This November 2017 report from World Education Services (WES) provides an excellent overview of education in Viet Nam, including structure, issues, and trends. Here are some of its shortcomings.
Given that it was probably completed in October, the author could have updated most, if not all, all of the statistics. One had the feeling that the report had been collecting dust for a while. For example, the he uses UNESCO Institute of Statistics data in the section on outward student mobility stating that Between 1999 and 2016, the number of outbound Vietnamese degree students exploded by fully 680 percent, from 8,169 to 63,703 students. In fact, there are more than 120,000 students in the top five host countries alone: Japan, USA, Australia, China, and the UK.
There are also some hot issues that are not included such as foreign investment in education and the current shift taking place among young Vietnamese studying overseas.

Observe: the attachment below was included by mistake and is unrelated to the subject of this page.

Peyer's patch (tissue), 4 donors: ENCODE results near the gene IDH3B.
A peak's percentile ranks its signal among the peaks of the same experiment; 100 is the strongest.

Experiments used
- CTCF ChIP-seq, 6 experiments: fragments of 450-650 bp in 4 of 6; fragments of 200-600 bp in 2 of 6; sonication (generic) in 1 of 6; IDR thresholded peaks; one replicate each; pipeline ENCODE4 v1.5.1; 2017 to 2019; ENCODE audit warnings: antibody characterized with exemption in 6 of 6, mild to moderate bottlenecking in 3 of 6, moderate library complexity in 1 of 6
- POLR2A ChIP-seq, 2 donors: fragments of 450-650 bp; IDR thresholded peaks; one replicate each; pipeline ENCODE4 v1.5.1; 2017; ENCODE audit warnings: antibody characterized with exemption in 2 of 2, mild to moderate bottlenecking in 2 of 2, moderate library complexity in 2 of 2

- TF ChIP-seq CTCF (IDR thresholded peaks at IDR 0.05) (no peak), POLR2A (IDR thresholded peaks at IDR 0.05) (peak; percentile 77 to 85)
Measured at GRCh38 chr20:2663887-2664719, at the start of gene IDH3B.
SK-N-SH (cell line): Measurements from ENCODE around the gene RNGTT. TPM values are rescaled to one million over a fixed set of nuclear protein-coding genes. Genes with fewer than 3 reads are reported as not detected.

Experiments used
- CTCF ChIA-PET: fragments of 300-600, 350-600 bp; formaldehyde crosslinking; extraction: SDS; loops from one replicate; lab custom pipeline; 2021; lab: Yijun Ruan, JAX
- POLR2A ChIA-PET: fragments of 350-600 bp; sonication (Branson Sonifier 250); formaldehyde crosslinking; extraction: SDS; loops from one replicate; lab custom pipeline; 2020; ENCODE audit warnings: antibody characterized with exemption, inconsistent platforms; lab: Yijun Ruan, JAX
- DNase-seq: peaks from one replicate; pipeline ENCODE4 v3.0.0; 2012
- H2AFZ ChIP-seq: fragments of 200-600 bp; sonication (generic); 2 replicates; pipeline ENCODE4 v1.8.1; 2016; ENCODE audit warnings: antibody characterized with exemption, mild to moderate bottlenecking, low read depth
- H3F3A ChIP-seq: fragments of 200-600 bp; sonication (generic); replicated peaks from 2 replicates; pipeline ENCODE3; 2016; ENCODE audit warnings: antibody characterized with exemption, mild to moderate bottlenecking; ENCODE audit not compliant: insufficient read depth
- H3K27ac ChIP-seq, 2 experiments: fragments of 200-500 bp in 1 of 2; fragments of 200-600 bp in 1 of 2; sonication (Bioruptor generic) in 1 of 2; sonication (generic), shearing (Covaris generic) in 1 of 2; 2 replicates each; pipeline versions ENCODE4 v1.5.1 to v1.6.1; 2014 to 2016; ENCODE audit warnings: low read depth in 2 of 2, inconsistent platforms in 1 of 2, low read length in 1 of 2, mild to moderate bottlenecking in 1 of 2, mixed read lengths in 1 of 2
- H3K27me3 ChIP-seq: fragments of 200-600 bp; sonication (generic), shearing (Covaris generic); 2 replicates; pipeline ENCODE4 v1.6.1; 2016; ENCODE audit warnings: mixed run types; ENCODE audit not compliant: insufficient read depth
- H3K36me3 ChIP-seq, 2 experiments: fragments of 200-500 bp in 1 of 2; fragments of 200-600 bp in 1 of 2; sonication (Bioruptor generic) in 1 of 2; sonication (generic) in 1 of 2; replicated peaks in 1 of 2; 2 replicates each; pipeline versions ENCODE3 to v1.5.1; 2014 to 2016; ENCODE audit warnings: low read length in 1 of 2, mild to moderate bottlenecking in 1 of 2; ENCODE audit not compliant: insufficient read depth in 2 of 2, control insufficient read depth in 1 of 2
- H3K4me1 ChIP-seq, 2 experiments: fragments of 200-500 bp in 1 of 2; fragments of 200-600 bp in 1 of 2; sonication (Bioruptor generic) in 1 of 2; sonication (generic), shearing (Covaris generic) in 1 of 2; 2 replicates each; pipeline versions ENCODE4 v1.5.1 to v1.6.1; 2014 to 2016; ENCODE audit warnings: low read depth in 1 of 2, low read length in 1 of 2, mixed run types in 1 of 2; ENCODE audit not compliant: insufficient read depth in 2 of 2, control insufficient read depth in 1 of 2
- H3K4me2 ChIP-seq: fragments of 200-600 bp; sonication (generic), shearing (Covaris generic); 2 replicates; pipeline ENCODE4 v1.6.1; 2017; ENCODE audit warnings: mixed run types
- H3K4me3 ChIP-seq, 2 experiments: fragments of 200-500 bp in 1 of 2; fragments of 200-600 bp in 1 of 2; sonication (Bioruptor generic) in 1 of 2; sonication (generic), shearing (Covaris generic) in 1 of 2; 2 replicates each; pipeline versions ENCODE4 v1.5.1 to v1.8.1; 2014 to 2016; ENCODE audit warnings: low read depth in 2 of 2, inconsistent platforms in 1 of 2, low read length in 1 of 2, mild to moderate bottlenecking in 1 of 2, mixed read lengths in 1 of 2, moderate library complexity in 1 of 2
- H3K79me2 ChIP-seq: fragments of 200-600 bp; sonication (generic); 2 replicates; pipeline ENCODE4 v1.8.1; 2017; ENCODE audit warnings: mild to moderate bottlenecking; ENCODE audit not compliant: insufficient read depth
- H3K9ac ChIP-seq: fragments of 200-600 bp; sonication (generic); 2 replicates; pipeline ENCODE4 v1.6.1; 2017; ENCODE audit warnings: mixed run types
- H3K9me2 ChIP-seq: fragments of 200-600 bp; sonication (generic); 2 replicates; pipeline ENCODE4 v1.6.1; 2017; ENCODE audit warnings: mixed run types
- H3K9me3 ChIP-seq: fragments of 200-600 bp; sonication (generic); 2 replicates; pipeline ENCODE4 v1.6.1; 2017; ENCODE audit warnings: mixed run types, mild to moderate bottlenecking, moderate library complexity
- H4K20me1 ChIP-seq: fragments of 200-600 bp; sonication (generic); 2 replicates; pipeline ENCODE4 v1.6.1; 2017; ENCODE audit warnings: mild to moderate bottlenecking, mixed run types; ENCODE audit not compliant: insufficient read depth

It would have made for a better report if the author had shared a draft with various Viet Nam education experts, both Vietnamese and expat, to ensure accuracy. For example, his statement that Fulbright University Viet Nam (FUV) is a “non-profit university recently set up by Harvard University,” is not entirely correct. It is in fact a binational university build on the foundation of the Fulbright Economics Teaching Program (FETP), which is a Harvard initiative. (FUV actually deserved its own paragraph, including a few sentences about the misguided appointment of Bob Kerrey, self-confessed war criminal, as chairman of its board of trustees.)
Finally, the author uses mostly (exclusively?) English language sources, which necessarily limits the perspective and scope of the report. It would have been better if he had teamed up with a Vietnamese colleague.
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